To gather together all the characteristics that are used in complex climate models into one number, global average temperature, may be a useful shorthand but it is a fudge. It ignores not only regional temperature variations but also other measures, which are also fudges; but like sea levels, remaining ice mass and ocean heat content, they add more to the climate picture necessary for policy making. And, let’s not forget the problem that looms in many scientists minds: ocean acidification.
Perhaps the “global average temperature” fudge is good for getting political agreements in the hands of skilled political operators but it isn’t enough to drive grown-up policy. A more detailed picture of future possible climates and their consequences is necessary.
As well more detailed consequences of a changed climate , policy makers should know more about the levers of mitigation that are possible. Here, concepts like carbon dioxide equivalent (CO2e) which conflate several different climate pollutants become concepts that can be confusion: e.g. whether the short lived pollutantsin the CO2e composite should be calibrated for 20, 100 or 500 years.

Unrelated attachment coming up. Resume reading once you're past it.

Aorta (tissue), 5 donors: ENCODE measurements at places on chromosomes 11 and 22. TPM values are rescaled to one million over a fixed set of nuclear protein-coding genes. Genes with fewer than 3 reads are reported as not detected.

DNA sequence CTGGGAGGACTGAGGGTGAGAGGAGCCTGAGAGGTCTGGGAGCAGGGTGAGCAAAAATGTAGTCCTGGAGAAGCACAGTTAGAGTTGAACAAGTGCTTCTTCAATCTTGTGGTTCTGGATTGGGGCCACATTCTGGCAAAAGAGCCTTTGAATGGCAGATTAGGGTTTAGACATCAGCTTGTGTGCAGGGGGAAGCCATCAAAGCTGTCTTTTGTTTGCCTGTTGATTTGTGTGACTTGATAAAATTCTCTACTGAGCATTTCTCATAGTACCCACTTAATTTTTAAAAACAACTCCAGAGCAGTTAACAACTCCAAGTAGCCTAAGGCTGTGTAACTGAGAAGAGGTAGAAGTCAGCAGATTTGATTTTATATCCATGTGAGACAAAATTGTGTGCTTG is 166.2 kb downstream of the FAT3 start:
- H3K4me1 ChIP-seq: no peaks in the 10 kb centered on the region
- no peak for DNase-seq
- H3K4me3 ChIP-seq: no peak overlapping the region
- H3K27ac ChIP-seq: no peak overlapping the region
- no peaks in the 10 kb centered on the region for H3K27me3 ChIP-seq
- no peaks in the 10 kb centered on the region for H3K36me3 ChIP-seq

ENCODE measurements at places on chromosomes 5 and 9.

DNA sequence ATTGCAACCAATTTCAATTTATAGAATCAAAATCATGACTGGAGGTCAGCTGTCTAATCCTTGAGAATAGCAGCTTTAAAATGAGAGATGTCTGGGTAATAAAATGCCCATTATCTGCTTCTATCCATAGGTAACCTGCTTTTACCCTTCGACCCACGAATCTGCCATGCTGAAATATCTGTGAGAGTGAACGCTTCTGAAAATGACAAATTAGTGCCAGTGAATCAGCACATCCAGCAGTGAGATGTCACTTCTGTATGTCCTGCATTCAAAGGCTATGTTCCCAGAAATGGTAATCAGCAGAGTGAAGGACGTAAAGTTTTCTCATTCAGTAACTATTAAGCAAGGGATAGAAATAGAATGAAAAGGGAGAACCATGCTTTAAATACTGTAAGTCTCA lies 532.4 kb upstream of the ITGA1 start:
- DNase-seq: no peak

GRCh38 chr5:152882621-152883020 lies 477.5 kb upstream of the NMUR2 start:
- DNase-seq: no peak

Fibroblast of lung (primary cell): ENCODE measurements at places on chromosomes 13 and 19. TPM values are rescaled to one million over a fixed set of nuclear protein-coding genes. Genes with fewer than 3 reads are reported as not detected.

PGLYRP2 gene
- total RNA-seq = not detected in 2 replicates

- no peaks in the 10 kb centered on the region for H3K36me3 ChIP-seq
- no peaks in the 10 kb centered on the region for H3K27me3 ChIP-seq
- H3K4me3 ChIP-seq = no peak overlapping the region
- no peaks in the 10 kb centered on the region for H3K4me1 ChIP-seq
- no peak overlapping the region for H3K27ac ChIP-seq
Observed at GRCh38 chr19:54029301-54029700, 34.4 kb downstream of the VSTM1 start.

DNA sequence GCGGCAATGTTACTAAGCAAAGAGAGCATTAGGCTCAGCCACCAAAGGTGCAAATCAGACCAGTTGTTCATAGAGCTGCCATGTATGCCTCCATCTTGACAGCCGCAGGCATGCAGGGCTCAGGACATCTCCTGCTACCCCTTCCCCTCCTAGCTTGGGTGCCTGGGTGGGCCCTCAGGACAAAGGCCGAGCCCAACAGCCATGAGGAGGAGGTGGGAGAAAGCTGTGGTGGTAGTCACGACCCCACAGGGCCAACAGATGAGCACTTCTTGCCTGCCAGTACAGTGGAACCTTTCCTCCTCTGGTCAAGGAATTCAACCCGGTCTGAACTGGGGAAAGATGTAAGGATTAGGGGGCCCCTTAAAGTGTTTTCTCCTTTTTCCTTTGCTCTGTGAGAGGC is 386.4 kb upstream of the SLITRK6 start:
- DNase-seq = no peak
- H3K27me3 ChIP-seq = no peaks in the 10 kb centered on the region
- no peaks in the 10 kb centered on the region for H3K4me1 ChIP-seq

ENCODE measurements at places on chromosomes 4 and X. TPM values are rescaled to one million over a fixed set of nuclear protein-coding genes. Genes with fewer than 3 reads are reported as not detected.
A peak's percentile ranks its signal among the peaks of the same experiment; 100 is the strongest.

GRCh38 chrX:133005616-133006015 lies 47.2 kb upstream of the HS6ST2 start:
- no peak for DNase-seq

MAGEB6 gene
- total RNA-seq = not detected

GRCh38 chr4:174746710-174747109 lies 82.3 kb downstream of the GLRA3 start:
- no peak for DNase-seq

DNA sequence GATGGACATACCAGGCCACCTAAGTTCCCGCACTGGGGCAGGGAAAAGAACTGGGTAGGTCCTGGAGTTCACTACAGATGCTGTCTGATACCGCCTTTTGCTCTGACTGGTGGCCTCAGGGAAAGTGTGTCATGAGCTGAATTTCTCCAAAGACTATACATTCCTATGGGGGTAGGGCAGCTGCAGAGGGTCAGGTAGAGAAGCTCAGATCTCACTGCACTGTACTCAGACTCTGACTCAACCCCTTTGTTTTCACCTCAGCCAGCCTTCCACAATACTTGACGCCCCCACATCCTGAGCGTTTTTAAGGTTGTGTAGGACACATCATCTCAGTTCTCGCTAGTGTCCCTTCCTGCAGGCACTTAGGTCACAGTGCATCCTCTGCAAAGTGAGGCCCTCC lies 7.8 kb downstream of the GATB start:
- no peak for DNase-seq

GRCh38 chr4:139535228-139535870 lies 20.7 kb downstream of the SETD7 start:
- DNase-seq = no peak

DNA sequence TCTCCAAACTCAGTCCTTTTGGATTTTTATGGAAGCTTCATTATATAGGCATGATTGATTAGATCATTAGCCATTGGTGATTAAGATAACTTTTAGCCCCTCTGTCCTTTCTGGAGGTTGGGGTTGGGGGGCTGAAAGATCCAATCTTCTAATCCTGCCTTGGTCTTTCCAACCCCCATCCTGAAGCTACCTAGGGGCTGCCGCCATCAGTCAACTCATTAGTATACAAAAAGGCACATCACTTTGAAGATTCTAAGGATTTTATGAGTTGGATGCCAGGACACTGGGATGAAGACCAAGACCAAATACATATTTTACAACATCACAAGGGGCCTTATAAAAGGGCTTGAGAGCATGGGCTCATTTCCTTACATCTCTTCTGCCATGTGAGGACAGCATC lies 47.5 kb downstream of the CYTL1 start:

In Well below 2°C: Mitigation strategies for avoiding dangerous to catastrophic climate changes, Ramanathan et. al discuss three possible groups of levers for mitigating climate change. These are (1)cutting CO2 emissions, (2)cutting short lived climate pollutants and (3)sequestering carbon. Although these are levers of a sort, more direct mitigations might be based on altering consumption:
- Cut down on aviation
- Cut down on fossil fueled land and sea transport
- De-carbonise electricity
- Build with wood not bricks and steel
- Cut beef and lamb consumption
- Stop open wood fires
And lots more.
Changing any of these climate levers independently changes the mix of climate pollutants: a change that cannot be represented by Representative Concentration Pathway because the concentrations come from fixed tables of pollutant concentrations.
It would help if the effects of these climate levers were outputs from climate models – separate effects like sea level rise or Himalayan glacier retreat but driven by measures of consumption like changes in aviation and diet.
Representative Concentration Pathways used in climate models confuse the effects of consumption-based levers. Will there be, any time soon, climate computer models that can have Representative Consumption Pathways which could tell us the effects on climate of halving air travel or changing our diet from beef and lamb to more climate friendly diet?